Long Abstract

The paper deals about the narration of dance training from a banned Devadasi or sadir dancer in Tamil Nadu. Muthukannamal 74, a Sadir dancer discusses about her life during her young age where the Devadasi system prevailed and was on the verge of obliteration. When India after Independence, it was trying to revive and reform the nation after the colonial clutch, looked at this whole Devadasi tradition as a spoiled and an un-necessary evil in India and had to be stopped. The revivalists thought to cleanse the nation by banning this tradition but a performative practice form this tradition later became the identity of the nation, the Bharatha Natyam.

Muthukannammal, the sadir dancer shares her experience of the dance training from her family and also the other dance forms during the festivity and techniques involved. The narration of this particular dance form has its own cultural background, where it explains about the once lauded dance form became extinct but still survives in another name and cleansed form. From MuthuKannu's explanation, as a researcher it was interesting to analyze the structural practice of the dance form from her narration which she lived all her life. Also the connection of a dance form which is a practice of her status of being a Devadasi (an ever married to god), the service and the enslavement to the holy god through the sadir and by ways of performing it.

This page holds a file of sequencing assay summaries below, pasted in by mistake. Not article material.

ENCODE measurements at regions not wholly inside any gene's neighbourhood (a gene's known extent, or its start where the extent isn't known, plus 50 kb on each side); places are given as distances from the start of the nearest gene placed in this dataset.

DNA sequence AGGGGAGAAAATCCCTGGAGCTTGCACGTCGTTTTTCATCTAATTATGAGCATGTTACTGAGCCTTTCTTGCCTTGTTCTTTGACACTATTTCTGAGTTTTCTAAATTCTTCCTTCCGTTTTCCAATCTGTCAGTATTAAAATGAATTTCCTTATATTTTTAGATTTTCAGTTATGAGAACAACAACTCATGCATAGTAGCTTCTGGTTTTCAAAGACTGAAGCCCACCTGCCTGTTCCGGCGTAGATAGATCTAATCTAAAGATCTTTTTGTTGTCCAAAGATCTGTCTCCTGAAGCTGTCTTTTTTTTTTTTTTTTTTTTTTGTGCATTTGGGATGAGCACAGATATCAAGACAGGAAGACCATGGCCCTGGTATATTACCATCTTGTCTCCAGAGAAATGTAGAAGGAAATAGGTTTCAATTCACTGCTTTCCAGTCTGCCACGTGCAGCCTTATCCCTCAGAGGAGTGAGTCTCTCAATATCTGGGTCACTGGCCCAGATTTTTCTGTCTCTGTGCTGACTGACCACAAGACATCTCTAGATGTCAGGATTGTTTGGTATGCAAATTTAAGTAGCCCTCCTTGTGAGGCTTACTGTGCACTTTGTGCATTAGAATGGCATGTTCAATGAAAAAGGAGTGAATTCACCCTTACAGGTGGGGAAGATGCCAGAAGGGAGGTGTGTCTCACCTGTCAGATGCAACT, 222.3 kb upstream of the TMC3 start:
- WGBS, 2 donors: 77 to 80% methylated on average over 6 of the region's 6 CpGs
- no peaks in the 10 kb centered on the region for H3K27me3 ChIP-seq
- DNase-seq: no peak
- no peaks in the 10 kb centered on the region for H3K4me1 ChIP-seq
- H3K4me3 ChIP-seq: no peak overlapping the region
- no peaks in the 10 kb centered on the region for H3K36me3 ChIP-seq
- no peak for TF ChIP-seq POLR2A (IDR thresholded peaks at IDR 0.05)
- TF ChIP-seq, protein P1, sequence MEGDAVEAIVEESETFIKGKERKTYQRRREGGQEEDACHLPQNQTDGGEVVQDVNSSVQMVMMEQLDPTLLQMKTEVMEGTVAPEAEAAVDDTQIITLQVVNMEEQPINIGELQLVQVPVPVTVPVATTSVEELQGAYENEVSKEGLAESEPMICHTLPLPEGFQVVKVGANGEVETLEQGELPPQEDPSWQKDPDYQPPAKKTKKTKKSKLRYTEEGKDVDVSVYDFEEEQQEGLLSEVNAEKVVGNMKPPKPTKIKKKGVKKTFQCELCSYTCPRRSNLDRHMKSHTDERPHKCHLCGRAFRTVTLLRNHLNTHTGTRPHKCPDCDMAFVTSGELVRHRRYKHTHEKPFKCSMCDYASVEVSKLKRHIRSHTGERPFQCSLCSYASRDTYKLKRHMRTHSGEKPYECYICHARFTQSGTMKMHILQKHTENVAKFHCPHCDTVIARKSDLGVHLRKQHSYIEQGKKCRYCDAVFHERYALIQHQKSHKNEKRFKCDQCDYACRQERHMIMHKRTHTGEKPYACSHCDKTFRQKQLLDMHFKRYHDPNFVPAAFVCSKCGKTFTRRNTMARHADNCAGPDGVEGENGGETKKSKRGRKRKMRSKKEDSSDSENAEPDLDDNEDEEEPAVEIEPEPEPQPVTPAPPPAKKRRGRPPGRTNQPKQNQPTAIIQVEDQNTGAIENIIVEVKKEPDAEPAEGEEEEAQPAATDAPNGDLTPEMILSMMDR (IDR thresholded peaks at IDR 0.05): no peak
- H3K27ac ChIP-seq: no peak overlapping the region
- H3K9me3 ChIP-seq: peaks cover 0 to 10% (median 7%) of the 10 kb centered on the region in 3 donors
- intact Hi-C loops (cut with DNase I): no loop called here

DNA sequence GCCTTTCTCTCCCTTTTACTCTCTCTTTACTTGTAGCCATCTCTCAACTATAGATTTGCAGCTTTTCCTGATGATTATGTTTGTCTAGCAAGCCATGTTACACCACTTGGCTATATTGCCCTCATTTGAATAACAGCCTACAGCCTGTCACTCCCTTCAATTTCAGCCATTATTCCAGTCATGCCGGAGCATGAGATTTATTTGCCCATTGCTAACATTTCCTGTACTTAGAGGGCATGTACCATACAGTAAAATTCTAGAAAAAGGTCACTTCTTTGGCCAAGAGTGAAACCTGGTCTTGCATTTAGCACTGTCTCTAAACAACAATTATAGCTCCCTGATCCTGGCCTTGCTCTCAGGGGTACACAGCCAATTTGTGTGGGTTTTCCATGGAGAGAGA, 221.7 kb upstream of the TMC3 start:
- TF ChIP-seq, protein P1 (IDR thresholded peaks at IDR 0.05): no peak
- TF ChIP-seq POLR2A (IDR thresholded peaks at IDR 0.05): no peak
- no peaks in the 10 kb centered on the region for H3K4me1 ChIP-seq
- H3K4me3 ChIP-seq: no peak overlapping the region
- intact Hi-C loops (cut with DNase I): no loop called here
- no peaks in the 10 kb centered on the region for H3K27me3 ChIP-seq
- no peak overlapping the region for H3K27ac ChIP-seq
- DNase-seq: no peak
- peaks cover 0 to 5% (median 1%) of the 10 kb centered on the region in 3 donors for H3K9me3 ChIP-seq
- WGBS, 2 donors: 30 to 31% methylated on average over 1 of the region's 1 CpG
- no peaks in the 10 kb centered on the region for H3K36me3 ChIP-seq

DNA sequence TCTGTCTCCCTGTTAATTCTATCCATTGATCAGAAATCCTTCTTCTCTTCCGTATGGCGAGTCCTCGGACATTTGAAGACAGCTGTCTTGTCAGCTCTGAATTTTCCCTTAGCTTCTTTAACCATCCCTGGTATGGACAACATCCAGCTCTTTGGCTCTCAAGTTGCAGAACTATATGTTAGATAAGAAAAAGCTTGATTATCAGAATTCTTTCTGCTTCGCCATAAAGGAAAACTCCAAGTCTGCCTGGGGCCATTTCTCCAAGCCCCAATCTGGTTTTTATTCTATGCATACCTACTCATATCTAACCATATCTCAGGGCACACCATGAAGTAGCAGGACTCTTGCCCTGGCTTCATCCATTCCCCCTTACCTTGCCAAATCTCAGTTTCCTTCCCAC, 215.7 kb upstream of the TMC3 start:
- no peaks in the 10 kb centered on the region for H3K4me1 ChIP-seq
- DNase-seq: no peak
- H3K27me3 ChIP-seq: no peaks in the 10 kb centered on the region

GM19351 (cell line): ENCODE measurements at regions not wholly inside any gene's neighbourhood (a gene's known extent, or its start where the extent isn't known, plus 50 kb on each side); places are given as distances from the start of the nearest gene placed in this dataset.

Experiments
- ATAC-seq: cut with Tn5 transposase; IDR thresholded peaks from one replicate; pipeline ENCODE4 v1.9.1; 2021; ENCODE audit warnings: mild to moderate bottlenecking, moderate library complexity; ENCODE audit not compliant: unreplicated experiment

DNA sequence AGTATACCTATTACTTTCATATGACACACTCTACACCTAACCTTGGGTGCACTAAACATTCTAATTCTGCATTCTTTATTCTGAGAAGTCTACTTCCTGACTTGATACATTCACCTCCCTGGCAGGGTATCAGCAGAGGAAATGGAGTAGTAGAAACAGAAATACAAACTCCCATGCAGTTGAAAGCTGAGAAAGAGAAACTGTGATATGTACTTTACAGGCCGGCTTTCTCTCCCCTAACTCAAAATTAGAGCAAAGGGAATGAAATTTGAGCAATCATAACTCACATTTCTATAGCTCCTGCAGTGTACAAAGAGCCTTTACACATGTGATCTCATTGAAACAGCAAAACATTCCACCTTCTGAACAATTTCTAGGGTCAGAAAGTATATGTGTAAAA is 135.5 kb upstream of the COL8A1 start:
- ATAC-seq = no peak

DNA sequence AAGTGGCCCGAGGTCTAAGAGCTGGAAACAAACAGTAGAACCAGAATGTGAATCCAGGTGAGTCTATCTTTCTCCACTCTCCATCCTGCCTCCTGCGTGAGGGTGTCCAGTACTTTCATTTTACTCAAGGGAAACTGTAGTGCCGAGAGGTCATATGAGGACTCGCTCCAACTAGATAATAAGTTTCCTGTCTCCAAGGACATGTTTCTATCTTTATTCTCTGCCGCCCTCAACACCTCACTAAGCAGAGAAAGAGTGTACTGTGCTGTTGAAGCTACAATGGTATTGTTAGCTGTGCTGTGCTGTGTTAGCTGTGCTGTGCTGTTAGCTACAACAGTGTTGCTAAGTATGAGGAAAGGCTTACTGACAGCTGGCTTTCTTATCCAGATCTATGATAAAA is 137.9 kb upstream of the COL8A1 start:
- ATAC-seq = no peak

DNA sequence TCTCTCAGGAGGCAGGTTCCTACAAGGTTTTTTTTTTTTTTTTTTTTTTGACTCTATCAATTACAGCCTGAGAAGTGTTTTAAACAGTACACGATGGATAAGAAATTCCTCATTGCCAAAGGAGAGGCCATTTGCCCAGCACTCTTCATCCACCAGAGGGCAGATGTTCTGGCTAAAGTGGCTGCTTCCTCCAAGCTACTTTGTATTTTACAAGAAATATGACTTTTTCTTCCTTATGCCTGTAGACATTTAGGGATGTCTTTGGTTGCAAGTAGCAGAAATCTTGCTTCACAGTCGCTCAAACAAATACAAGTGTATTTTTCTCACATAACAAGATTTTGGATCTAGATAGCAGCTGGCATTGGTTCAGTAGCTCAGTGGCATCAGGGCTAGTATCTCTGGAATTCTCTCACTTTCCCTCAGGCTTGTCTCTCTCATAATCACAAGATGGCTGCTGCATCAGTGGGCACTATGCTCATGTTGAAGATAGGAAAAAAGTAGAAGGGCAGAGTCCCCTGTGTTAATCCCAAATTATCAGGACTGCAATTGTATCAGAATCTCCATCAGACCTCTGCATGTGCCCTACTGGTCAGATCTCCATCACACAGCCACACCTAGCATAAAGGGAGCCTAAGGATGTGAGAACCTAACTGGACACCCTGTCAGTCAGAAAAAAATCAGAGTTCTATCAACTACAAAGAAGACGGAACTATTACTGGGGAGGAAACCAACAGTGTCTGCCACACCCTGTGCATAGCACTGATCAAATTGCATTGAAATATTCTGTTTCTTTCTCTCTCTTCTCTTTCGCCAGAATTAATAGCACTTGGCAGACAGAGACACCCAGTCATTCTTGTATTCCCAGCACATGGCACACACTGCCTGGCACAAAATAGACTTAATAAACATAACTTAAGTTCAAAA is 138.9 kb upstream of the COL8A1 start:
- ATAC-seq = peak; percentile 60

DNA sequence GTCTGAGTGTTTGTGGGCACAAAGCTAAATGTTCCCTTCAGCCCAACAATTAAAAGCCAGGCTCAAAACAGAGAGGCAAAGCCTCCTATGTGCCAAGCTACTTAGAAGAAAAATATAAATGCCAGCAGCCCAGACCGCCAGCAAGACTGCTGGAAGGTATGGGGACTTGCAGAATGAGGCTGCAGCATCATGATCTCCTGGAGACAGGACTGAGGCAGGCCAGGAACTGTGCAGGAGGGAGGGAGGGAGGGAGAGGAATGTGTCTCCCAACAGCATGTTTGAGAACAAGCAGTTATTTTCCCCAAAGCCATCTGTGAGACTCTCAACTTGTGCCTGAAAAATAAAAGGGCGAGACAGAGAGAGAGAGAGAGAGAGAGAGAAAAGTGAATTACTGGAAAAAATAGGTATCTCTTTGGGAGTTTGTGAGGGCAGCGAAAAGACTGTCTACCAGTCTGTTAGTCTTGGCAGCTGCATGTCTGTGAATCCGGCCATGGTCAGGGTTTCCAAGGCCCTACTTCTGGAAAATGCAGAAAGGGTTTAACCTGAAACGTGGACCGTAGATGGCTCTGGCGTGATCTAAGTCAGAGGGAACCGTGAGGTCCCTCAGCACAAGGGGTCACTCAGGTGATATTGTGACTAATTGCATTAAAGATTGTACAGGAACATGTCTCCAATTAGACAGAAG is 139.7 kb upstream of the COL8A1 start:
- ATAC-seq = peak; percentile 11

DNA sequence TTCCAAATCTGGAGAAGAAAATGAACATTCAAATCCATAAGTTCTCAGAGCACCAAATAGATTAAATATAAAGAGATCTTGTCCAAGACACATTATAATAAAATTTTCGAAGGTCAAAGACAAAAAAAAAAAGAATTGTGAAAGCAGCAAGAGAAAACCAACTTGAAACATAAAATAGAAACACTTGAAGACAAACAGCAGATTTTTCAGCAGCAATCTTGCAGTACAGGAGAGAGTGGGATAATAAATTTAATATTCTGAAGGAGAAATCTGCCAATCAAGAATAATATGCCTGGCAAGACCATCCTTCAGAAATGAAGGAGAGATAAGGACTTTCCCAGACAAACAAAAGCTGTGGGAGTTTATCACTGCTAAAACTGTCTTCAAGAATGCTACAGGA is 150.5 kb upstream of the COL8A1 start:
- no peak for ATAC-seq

The transformation of the classical dance in the multi-cultural society: the Indian dance in Malaysia

Author: Mayuri Koga (Rissho University)  email

Short Abstract

The Indian "classical" dance is deeply related with Hinduism. But in the Islam dominant and multi-cultural society, the Indian dance becomes more secular and emphasizes aesthetic phase rather than religious mind and transforms its style according to the situation.

Long Abstract